Someone who was less than 6 feet away from an infected person (laboratory-confirmed or a clinical diagnosis) for a cumulative total of 15 minutes or more over a 24-hour period. For example, three individual 5-minute exposures for a total of 15 minutes.

Learn more about close contact.viruses iconAbout VariantsViruses are constantly changing, including the virus that causes COVID-19. These changes occur over time and can lead to the emergence of variants that may have new characteristics. Vaccines continue to reduce a person’s risk of contracting the virus that cause COVID-19. Vaccines are highly effective against severe illness.

What We Know

  • COVID-19 vaccines are safe and effective at preventing COVID-19, including severe illness and death.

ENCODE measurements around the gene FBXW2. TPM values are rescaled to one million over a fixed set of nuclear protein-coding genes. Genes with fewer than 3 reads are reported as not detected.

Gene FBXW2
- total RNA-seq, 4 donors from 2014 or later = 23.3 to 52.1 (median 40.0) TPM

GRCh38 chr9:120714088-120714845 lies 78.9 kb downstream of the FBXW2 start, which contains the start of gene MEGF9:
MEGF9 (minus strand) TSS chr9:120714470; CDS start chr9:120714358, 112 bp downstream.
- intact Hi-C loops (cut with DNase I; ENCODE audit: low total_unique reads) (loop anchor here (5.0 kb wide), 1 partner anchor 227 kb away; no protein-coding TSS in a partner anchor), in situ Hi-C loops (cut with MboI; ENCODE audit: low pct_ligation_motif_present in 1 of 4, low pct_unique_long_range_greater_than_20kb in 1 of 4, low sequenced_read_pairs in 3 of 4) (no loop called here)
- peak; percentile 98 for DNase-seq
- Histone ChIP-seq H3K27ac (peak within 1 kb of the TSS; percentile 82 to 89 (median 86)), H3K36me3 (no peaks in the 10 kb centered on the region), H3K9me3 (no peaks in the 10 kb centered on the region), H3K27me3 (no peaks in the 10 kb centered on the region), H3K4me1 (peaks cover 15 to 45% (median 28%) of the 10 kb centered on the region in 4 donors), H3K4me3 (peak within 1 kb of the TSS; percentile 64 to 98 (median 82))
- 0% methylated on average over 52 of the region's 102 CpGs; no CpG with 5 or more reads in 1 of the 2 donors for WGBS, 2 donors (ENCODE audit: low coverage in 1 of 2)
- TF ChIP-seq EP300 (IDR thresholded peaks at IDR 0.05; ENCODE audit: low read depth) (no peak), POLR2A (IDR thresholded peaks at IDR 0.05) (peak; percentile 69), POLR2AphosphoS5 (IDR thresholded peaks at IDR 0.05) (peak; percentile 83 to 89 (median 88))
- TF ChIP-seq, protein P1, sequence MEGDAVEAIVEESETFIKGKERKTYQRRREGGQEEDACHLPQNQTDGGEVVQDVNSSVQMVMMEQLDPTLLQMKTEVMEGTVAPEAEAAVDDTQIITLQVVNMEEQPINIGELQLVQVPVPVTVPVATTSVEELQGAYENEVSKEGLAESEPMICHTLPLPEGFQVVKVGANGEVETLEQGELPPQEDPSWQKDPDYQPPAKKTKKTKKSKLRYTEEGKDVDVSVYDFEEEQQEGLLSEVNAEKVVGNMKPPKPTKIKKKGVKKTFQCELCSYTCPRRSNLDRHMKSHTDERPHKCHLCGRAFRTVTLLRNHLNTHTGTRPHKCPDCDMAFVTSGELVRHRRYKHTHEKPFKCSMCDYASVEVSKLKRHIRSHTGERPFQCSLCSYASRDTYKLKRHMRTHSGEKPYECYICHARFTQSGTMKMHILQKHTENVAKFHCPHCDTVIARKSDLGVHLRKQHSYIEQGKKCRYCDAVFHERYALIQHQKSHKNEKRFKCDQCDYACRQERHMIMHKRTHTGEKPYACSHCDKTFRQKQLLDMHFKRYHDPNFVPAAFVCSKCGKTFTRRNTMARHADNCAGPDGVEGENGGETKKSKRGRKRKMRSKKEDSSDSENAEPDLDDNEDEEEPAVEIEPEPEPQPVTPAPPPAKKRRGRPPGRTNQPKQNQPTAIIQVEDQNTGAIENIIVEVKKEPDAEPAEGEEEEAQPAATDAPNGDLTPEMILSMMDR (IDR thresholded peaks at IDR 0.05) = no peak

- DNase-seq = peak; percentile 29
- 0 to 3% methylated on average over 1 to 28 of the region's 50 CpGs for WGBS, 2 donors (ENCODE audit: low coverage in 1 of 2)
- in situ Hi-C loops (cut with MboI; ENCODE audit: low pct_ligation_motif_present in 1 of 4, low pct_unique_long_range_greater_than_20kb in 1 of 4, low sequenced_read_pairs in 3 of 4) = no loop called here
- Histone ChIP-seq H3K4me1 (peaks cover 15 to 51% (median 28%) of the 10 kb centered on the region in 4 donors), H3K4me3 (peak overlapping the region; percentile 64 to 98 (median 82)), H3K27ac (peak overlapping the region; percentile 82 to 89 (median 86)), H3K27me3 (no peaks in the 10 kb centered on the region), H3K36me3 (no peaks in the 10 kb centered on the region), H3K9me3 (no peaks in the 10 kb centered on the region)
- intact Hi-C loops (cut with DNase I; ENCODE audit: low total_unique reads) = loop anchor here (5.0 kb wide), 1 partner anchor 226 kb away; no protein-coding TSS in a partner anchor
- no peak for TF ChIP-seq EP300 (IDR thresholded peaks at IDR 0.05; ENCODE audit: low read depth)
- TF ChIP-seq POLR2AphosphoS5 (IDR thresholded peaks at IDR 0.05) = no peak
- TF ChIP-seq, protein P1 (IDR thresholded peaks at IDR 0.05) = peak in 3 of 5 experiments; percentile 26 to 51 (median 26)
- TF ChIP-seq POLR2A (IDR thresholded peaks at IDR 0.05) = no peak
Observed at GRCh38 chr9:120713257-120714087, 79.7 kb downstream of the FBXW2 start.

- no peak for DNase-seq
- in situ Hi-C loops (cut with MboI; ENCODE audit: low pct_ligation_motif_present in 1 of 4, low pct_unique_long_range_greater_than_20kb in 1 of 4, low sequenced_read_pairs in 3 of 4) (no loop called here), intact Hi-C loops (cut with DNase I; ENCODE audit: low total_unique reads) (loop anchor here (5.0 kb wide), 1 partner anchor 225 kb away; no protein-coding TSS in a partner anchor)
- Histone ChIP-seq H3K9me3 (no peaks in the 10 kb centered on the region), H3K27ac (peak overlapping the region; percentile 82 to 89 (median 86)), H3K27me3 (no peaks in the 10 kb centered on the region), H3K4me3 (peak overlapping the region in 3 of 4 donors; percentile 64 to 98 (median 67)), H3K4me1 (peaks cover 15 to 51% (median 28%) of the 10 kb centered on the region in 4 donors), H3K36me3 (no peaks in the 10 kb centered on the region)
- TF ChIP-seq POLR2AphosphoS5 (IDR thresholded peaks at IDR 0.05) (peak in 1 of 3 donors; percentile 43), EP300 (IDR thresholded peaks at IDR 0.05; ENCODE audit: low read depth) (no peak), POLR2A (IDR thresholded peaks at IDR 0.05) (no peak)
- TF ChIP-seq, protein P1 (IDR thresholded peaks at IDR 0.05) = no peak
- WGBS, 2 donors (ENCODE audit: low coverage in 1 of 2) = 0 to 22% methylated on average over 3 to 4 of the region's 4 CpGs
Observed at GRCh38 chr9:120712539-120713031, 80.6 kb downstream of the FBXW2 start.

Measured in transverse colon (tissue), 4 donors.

• COVID-19 vaccines are effective against severe disease and death from many variants of the virus that causes COVID-19 currently circulating in the United States, including the Delta variant.
  • Infections happen in only a small proportion of people who are fully vaccinated, even with the Delta variant. When these infections occur among vaccinated people, they tend to be mild.
  • If you are fully vaccinated and become infected with the Delta variant, you can spread the virus to others.
  • People with weakened immune systems, including people who take immunosuppressive medications, may not be protected even if fully vaccinated.

https://www.cdc.gov/coronavirus/2019-ncov/vaccines/fully-vaccinated.html

About michael burgwin

A child of the peace and antiWar movements, a Truther with self-diagnosed Opposition Defiance Disorder, formerly politically liberal tho now politically marooned, and Post-Doomer, on any issue, I trend to the conspiracy side, sort through the absurd, fantastical and insane, until I find firm ground usually located just the other side of the censorship firewall of propaganda and orthodoxy, dogma, and other either / or thinking.